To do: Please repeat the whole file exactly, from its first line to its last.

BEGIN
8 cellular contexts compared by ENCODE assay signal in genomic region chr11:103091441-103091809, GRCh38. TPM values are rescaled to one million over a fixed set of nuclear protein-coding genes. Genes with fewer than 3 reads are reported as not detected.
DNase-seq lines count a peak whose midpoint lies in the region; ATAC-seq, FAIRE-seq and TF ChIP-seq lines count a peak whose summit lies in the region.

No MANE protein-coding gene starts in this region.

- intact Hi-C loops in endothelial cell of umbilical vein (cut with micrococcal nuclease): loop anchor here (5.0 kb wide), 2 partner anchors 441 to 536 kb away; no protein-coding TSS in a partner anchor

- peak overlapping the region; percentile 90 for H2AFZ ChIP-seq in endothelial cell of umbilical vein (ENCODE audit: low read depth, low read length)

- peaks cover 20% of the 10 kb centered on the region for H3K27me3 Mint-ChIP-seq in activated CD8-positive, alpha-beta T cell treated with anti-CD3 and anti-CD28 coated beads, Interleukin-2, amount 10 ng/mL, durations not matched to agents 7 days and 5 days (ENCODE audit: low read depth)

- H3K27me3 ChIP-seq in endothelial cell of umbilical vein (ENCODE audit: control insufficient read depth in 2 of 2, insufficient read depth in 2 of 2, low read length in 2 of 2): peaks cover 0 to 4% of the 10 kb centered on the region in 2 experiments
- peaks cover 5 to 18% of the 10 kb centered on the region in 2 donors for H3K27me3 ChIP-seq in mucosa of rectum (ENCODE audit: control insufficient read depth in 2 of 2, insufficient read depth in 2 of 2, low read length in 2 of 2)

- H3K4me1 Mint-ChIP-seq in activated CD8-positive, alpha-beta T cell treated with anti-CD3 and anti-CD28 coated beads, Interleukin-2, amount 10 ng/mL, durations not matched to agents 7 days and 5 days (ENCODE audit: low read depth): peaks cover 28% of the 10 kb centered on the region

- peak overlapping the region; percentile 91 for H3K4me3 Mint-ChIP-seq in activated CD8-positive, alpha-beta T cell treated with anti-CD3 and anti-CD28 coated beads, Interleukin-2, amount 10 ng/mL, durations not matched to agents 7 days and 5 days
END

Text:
8 cellular contexts compared by ENCODE assay signal in genomic region chr11:103091441-103091809, GRCh38. TPM values are rescaled to one million over a fixed set of nuclear protein-coding genes. Genes with fewer than 3 reads are reported as not detected.
DNase-seq lines count a peak whose midpoint lies in the region; ATAC-seq, FAIRE-seq and TF ChIP-seq lines count a peak whose summit lies in the region.

No MANE protein-coding gene starts in this region.

- intact Hi-C loops in endothelial cell of umbilical vein (cut with micrococcal nuclease): loop anchor here (5.0 kb wide), 2 partner anchors 441 to 536 kb away; no protein-coding TSS in a partner anchor

- peak overlapping the region; percentile 90 for H2AFZ ChIP-seq in endothelial cell of umbilical vein (ENCODE audit: low read depth, low read length)

- peaks cover 20% of the 10 kb centered on the region for H3K27me3 Mint-ChIP-seq in activated CD8-positive, alpha-beta T cell treated with anti-CD3 and anti-CD28 coated beads, Interleukin-2, amount 10 ng/mL, durations not matched to agents 7 days and 5 days (ENCODE audit: low read depth)

- H3K27me3 ChIP-seq in endothelial cell of umbilical vein (ENCODE audit: control insufficient read depth in 2 of 2, insufficient read depth in 2 of 2, low read length in 2 of 2): peaks cover 0 to 4% of the 10 kb centered on the region in 2 experiments
- peaks cover 5 to 18% of the 10 kb centered on the region in 2 donors for H3K27me3 ChIP-seq in mucosa of rectum (ENCODE audit: control insufficient read depth in 2 of 2, insufficient read depth in 2 of 2, low read length in 2 of 2)

- H3K4me1 Mint-ChIP-seq in activated CD8-positive, alpha-beta T cell treated with anti-CD3 and anti-CD28 coated beads, Interleukin-2, amount 10 ng/mL, durations not matched to agents 7 days and 5 days (ENCODE audit: low read depth): peaks cover 28% of the 10 kb centered on the region

- peak overlapping the region; percentile 91 for H3K4me3 Mint-ChIP-seq in activated CD8-positive, alpha-beta T cell treated with anti-CD3 and anti-CD28 coated beads, Interleukin-2, amount 10 ng/mL, durations not matched to agents 7 days and 5 days